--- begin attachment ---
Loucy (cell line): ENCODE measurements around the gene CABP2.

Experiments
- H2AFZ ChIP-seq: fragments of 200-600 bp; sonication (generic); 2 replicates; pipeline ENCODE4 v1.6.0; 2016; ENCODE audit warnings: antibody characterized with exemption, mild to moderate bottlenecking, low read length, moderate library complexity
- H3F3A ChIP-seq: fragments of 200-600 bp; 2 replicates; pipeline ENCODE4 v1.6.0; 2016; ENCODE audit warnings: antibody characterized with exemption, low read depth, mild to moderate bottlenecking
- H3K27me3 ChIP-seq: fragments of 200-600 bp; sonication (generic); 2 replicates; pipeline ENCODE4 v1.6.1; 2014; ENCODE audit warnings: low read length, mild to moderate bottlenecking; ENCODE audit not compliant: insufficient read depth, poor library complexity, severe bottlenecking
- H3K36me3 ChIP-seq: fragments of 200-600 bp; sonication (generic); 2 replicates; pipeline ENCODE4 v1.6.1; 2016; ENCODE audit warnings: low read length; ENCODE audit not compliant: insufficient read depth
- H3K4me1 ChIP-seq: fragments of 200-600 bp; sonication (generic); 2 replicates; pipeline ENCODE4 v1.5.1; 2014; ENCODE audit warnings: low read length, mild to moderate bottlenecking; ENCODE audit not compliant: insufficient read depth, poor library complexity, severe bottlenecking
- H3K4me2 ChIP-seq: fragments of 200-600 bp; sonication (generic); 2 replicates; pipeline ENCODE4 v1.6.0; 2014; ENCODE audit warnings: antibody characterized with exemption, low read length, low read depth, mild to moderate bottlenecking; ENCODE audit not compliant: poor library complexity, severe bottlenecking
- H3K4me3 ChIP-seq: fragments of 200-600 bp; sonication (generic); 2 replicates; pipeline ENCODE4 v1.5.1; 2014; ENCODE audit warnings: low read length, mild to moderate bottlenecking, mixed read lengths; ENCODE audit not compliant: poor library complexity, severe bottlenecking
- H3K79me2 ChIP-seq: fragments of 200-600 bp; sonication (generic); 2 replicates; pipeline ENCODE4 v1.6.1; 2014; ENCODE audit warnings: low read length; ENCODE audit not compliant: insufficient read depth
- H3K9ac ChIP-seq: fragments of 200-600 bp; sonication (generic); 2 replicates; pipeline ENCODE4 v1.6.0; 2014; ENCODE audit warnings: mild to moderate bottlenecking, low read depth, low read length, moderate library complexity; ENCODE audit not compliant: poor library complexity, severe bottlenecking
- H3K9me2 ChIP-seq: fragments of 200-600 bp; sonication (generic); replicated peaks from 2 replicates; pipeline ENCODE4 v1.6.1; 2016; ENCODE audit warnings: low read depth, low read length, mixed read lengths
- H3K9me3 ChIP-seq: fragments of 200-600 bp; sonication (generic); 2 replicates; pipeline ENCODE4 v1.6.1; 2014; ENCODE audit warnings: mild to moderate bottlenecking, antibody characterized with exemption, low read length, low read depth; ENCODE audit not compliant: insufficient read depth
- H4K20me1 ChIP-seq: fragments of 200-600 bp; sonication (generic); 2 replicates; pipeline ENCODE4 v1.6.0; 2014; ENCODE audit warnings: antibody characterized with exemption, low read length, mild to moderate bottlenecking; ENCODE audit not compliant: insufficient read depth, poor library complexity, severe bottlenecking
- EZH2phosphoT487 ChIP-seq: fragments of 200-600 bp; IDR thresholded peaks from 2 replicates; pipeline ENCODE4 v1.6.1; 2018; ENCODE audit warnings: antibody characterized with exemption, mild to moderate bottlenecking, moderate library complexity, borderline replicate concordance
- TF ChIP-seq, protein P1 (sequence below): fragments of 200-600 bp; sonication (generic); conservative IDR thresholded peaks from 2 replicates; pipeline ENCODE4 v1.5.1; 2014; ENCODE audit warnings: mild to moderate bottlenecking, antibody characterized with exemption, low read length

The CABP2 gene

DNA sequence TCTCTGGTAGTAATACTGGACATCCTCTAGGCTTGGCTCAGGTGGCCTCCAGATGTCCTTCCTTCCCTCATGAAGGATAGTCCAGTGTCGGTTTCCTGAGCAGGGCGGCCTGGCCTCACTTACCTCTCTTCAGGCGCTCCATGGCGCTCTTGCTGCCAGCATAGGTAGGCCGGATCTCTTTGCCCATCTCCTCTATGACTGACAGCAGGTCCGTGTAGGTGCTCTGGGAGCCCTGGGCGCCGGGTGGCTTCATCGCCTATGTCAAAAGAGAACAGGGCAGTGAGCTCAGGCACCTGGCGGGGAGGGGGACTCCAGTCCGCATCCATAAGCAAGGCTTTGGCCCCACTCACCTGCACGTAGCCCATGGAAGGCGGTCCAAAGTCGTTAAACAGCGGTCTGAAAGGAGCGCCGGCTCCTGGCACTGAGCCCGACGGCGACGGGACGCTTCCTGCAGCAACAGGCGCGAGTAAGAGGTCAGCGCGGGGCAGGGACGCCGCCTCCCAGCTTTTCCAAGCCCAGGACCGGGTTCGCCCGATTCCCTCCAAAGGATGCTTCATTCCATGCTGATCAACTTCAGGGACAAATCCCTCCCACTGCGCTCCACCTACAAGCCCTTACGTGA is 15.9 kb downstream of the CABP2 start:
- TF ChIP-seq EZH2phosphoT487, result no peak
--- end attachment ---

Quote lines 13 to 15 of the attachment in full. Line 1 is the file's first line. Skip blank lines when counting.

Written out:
- H3K9me3 ChIP-seq: fragments of 200-600 bp; sonication (generic); 2 replicates; pipeline ENCODE4 v1.6.1; 2014; ENCODE audit warnings: mild to moderate bottlenecking, antibody characterized with exemption, low read length, low read depth; ENCODE audit not compliant: insufficient read depth
- H4K20me1 ChIP-seq: fragments of 200-600 bp; sonication (generic); 2 replicates; pipeline ENCODE4 v1.6.0; 2014; ENCODE audit warnings: antibody characterized with exemption, low read length, mild to moderate bottlenecking; ENCODE audit not compliant: insufficient read depth, poor library complexity, severe bottlenecking
- EZH2phosphoT487 ChIP-seq: fragments of 200-600 bp; IDR thresholded peaks from 2 replicates; pipeline ENCODE4 v1.6.1; 2018; ENCODE audit warnings: antibody characterized with exemption, mild to moderate bottlenecking, moderate library complexity, borderline replicate concordance